Pharmacological treatment of bowel obstruction in cancer patients.
AffiliationWaterford Regional Hospital, Department of Palliative Medicine, Waterford,, Ireland. firstname.lastname@example.org
MeSHAdrenal Cortex Hormones/administration & dosage/therapeutic use
Analgesics/administration & dosage/therapeutic use
Cholinergic Antagonists/administration & dosage/therapeutic use
Gastrointestinal Agents/administration & dosage/therapeutic use
Intestinal Obstruction/diagnosis/drug therapy/surgery/*therapy
Parenteral Nutrition, Total
MetadataShow full item record
CitationExpert Opin Pharmacother. 2011 Oct;12(14):2205-14. Epub 2011 Jun 30.
JournalExpert opinion on pharmacotherapy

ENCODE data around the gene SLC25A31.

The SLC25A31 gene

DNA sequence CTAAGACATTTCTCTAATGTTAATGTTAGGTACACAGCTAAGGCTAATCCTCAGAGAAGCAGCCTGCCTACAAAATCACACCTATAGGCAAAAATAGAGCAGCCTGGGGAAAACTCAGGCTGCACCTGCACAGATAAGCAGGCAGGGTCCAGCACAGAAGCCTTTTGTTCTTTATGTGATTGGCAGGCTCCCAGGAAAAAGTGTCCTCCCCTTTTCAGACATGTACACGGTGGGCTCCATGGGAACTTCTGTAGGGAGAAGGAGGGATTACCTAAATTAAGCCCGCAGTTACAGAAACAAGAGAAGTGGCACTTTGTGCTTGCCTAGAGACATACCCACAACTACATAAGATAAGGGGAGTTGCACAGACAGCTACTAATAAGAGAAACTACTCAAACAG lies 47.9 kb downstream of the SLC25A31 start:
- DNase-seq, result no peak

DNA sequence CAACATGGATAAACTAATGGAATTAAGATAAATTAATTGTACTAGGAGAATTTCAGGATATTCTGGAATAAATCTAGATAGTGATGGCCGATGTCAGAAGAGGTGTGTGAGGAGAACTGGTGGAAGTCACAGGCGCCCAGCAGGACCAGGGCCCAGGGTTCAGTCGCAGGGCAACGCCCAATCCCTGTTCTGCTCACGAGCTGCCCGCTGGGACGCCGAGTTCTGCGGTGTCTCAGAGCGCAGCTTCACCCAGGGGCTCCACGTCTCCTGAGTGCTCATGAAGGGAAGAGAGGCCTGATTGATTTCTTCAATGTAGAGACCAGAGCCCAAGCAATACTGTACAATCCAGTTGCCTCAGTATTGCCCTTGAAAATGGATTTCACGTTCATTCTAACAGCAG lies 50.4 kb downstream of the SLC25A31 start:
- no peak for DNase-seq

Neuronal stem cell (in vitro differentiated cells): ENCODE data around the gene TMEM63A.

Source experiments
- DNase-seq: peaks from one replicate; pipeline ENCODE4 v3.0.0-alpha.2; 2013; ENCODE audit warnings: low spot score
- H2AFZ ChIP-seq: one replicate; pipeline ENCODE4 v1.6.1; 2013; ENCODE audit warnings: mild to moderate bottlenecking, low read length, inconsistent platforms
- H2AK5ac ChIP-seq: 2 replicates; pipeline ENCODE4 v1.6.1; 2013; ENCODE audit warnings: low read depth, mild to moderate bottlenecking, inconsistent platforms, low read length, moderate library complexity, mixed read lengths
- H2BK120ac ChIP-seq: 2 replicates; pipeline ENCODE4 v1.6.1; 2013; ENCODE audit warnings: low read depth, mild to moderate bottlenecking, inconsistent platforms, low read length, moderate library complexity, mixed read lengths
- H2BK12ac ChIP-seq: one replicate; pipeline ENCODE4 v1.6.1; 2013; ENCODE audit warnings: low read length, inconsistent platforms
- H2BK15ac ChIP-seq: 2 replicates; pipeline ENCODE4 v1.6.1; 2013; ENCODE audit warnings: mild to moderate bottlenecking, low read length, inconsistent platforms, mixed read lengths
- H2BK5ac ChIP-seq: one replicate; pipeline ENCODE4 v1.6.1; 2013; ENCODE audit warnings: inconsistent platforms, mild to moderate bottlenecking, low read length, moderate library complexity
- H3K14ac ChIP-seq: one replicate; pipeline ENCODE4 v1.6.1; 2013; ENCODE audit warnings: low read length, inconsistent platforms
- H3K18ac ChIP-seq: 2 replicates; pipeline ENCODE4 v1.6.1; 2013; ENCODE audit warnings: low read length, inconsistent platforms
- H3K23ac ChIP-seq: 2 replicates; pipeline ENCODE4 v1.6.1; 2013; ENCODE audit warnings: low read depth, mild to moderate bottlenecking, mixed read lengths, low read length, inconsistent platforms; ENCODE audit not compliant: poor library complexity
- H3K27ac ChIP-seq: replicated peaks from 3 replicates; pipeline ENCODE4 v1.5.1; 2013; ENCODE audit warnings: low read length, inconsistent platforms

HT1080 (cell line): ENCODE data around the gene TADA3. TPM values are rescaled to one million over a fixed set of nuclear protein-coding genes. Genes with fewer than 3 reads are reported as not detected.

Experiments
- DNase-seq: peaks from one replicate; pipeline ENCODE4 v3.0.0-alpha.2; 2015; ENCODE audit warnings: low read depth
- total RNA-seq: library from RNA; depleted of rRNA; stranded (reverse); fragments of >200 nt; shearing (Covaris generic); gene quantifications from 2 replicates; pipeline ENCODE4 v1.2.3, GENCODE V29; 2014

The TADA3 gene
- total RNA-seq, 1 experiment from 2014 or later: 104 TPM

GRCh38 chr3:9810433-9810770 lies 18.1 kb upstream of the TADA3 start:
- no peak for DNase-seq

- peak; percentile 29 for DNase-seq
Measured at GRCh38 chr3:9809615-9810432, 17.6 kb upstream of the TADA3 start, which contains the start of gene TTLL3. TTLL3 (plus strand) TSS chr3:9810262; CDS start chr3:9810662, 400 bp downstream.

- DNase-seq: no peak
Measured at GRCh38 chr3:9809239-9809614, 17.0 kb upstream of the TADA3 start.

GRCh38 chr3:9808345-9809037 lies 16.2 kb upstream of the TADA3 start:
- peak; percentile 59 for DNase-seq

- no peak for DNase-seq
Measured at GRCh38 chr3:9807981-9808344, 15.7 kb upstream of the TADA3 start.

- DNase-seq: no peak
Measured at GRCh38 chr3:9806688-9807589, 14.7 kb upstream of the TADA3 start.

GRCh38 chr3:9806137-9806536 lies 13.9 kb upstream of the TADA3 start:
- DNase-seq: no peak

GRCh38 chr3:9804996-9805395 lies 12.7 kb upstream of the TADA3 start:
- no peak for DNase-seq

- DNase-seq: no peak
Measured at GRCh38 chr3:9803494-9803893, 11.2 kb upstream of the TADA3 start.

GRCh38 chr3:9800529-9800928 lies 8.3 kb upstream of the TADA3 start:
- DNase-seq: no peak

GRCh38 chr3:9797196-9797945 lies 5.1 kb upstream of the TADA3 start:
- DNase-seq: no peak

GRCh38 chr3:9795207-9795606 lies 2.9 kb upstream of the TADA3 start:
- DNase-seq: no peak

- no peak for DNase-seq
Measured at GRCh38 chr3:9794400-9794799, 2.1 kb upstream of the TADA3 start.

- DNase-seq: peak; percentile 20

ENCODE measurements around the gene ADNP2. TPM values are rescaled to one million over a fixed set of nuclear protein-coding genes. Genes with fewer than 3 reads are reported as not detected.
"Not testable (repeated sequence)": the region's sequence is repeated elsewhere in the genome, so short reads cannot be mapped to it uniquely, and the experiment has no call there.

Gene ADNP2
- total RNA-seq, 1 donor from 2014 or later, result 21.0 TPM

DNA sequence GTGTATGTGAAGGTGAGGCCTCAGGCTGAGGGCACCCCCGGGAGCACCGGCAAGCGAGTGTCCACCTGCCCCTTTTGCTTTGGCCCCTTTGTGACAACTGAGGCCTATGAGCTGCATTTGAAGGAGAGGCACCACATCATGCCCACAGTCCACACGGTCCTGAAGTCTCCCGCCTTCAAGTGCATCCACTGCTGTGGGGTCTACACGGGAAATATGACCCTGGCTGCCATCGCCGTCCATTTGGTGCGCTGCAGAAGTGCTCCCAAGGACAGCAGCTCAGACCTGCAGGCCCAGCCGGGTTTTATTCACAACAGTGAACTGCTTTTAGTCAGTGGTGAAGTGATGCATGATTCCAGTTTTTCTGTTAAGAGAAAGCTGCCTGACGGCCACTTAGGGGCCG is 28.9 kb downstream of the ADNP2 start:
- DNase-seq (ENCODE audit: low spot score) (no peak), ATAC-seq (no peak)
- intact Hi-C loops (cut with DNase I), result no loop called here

AbstractINTRODUCTION: Malignant bowel obstruction (MBO) is a common complication of advanced cancer, occurring most frequently in gynaecological and colorectal cancer. Its management remains complex and variable. This is in part due to the lack of evidence-based guidelines for the clinicians involved. Although surgery should be considered the primary treatment, this may not be feasible in patients with a poor performance status or advanced disease. Advances have been made in the medical management of MBO which can lead to a considerable improvement in symptom management and overall quality of life. AREAS COVERED: This review emphasizes the importance of a prompt diagnosis of MBO with early introduction of pharmacological agents to optimize symptom control. The authors summarize the treatment options available for bowel obstruction in those patients for whom surgical intervention is not a feasible option. The authors also explore the complexities involved in the introduction of parenteral hydration and total parenteral nutrition in this group of patients. EXPERT OPINION: It is not always easy to distinguish reversible from irreversible bowel obstruction. Early and aggressive management with the introduction of pharmacological agents including corticosteroids, octreotide and anti-cholinergic agents have the potential to maintain bowel patency, and allow for more rapid recovery of bowel transit. A combination of analgesics, anti-emetics and anti-cholinergics with or without anti-secretory agents can successfully improve symptom control in patients with irreversible bowel obstruction.
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